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Hobbies and Interests

How I Discovered Off-Road Driving

 

Rosemary Martin shares with us her adventures driving far from the open road

 

Trapped in a car embedded up to its axles in sticky mud, not knowing when help would arrive, thoughts of a  blazing log fire, a hot bath and food came to mind. No, we hadn`t been in an accident, this was a  planned disaster. We were on an organized off-road safari, and it was brilliant. 

There's something about off-road driving - the adrenaline rush, the sheer fun and excitement.  Exhilarating and liberating.

We'd been thinking about the idea for some time, me and my husband. Here was an outdoor pursuit that took into account our variable British climate. It seemed suitably challenging.  And different.

 

 We found a local 4x4 training site on the edge of Sherwood Forest in Nottinghamshire. The first step was to have a two-hour taster session using our own vehicle, a sturdy Isuzu Trooper. This session is described as:  “A drop in at the deep end”.  It certainly was.

 I managed to get stuck in a rut - the story of my life  - but the session was well worth doing.  We were shown correct recovery procedures for different difficult situations.

 Next we decided to go on a Peakland Trek with the same people, who describe this trip as: Off-road driving adventures at their best.This involved taking 4x4 vehicles into challenging wilderness areas of the UK, either driving our own 4x4 or one of theirs whilst under instruction from one of their fully qualified instructor/guides.

 We arrived in the Derbyshire Dales at 9.30 am, meeting the rest of the party at the local hostelry, and after coffee, biscuits and a briefing we set off in convoy. The day can only be described as “magical.” It was one of those cold, sunny, clear days when you can see forever. The views were breathtaking even without the added spectacular  of  hangliders leaping off the edge of  cliff-edged hills, their vivid coloured canopies contrasting with the clear blue sky.

 We travelled  some challenging tracks – taking care to always: shut gates behind us,  follow the tracks without making new ruts,  be courteous to the walkers we came across.  After a substantial lunch, we traversed a track aptly named  “the coffin trail .” It was an old road ,  once used by the surrounding high villages as a route to the ancient burial ground  at low-lying Castleton. I couldn`t believe that our trusty steed would make it along this track but it surpassed itself.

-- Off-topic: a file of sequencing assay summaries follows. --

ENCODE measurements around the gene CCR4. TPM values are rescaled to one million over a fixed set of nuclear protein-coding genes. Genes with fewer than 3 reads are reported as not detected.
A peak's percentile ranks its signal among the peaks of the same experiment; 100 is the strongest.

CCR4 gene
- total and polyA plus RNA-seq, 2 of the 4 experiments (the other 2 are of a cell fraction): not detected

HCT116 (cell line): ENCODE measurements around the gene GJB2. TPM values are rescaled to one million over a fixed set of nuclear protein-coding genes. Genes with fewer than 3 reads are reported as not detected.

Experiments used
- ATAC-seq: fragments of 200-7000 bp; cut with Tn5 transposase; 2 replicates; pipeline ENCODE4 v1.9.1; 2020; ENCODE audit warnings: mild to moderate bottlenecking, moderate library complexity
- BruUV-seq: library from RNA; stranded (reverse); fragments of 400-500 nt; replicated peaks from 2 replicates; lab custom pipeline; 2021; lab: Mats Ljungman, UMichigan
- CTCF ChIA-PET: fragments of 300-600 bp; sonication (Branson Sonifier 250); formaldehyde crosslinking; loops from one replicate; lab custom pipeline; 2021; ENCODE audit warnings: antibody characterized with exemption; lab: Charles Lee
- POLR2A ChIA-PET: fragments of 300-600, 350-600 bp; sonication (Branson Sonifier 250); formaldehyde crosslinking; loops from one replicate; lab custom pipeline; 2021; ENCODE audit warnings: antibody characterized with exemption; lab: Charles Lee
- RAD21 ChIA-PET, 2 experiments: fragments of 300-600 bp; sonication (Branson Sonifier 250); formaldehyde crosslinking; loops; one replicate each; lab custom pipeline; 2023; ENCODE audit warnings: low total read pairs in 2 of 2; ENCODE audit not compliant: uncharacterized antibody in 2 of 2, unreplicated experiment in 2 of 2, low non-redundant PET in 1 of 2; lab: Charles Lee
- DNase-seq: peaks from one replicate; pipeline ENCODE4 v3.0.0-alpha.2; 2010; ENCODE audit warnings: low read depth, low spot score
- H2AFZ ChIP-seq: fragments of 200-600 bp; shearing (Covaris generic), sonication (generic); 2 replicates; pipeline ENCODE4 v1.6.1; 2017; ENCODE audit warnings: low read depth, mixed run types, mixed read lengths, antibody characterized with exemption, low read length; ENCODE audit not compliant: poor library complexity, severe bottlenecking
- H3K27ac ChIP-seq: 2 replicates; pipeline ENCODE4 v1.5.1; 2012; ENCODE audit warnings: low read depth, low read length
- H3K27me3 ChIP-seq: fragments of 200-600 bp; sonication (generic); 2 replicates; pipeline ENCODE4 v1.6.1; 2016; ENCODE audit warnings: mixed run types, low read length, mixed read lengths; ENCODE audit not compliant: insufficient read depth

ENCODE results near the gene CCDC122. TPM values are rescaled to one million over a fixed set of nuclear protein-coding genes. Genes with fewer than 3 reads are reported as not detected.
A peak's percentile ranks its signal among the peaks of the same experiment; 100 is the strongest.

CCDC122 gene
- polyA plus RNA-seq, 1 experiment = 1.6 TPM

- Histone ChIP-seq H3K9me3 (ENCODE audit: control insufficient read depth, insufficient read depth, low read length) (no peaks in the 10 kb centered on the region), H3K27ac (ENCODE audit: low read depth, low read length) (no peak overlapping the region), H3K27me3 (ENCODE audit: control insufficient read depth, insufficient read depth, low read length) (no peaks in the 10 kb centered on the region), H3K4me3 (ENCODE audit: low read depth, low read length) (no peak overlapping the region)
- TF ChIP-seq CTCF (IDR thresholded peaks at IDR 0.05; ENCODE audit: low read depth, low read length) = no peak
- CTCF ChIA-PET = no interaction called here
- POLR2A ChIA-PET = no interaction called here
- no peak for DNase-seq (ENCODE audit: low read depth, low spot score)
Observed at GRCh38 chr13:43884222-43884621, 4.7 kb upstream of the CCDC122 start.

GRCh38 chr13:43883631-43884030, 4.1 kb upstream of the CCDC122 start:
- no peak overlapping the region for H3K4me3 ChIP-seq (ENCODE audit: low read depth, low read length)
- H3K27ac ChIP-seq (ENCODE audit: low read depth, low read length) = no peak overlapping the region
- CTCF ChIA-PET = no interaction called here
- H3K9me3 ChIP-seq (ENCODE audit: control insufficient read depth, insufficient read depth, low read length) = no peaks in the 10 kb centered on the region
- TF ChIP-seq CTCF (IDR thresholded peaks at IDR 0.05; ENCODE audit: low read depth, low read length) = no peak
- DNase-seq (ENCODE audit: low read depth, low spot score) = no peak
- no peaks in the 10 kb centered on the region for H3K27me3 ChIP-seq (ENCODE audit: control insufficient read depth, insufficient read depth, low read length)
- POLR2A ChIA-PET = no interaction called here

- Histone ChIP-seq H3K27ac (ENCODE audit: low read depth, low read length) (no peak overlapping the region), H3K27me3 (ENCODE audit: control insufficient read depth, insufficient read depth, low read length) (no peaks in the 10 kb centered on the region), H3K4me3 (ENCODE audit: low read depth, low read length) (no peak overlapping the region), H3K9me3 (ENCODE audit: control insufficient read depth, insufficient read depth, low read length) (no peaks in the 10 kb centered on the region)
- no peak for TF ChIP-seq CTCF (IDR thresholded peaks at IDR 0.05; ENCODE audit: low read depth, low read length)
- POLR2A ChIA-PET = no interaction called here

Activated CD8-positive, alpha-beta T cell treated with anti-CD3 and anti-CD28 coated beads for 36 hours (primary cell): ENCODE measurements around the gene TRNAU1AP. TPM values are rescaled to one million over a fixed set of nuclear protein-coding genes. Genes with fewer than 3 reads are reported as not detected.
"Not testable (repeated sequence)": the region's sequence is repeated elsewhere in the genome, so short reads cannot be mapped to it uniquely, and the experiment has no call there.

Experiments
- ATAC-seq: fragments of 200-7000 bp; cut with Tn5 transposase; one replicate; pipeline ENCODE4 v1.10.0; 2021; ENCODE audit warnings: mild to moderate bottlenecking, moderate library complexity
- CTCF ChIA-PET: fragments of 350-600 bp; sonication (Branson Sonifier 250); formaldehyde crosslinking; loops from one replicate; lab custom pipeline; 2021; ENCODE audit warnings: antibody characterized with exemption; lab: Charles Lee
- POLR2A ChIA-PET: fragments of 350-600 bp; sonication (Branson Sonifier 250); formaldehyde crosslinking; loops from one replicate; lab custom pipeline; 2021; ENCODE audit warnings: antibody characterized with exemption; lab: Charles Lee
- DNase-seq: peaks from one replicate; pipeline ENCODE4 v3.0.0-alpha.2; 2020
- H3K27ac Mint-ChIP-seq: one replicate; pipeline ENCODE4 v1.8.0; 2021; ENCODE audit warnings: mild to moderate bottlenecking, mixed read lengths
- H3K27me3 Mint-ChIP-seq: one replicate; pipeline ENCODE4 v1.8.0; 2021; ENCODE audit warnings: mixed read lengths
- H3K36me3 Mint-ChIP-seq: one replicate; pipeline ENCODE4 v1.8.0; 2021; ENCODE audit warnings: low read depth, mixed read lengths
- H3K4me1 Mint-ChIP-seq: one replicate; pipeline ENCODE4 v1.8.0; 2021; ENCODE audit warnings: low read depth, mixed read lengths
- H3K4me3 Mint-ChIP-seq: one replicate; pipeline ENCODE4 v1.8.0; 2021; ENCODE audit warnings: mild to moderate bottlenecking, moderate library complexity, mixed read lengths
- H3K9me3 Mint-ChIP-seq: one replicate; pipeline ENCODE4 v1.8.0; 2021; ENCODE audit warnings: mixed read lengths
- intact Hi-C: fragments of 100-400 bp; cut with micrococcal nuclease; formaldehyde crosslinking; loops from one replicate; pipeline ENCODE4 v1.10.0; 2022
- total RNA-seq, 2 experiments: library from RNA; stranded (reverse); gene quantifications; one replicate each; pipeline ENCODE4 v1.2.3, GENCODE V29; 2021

Needless to say by now we were hooked on this strange outdoor pursuit and decided to go for the “big one,” which brings us back to the beginning of this article, stuck in a forest in deepest Wales, up to our axles in mud!  They said this trip was not for the faint hearted……

 We had arrived on the Friday afternoon, -  twenty four strangers from varying corners of the UK -  to this delightful  working sheep farm set 200 metres on the southern slopes of the Cambrian Mountains foothills, in the middle of nowhere.  (Seven miles north-east of Llandovery to be precise.)  

There were people from all walks of life, from computer buffs to the two lads who arrived in their military ambulance, store managers in real life. A motley crew, as were our vehicles.  Some – vehicles, not people - were cobbled-together hybrids; others had bizarre paint jobs, but they all performed wonderfully, for on the Saturday we were on the road from 9.30 am until  8 pm, an incredibly long and tough day.  We climbed mountains, crossed rivers, drove along forgotten tracks, played in quarries and forests,  then ended the day with a trail in the dark along a river. When we got back to the farm we only wanted a hot meal and the warmth of a blazing log fire – forget the shower, that wasn`t a priority – and  didn`t we all sleep like babies that night?

The brief for Sunday was: pack up and leave the farmhouse, head east to Hay-on-Wye , play in the forest for one hour then all split to head for our respective homes.

Only it didn`t quite work according to the brief…

Somehow our convoy of vehicles was separated and four vehicles – including us, but without a guide or instructor – took the left route whilst the rest turned right.  Very soon it became obvious that the “one hour`s play in the forest” was not an option, and when we emerged three hours later having been winched several times out of the deep mud by our newly-found instructors, we were very relieved to be back in civilization. 

 At this point, we said our sad farewells,  swapped e-mail addresses and headed for the nearest jet wash garage.  We can't wait to try it again.

 

The more remote areas of our countryside are littered with old tracks and trails. These include cattle drovers` trails,  old country roads and Roman roads, more commonly referred to as  “green lanes”.  They offer some of the UK`s finest and most dramatic scenery including dense pine forests,  rugged mountains,  open moorland,  river crossing and steep rock and hill tracks.  Tour organisers work with local authorities to ensure minimal  environmental impact on the areas used.

   

Before you go off-roading…..

 

  •      Have some professional tuition, then have a short outing before attempting  anything more strenuous

  •      Don`t use a vehicle that is going to be expensive to repair

  •      Don`t use a vehicle that you want to keep  in a  pristine condition

  •      Do take protective and warm clothing and a tow rope

  •      Do make sure there is more than  one vehicle in case of accident

 

Useful website addresses:

 

  • We went with Lee James 4x4 who runs a very professional outfit

          

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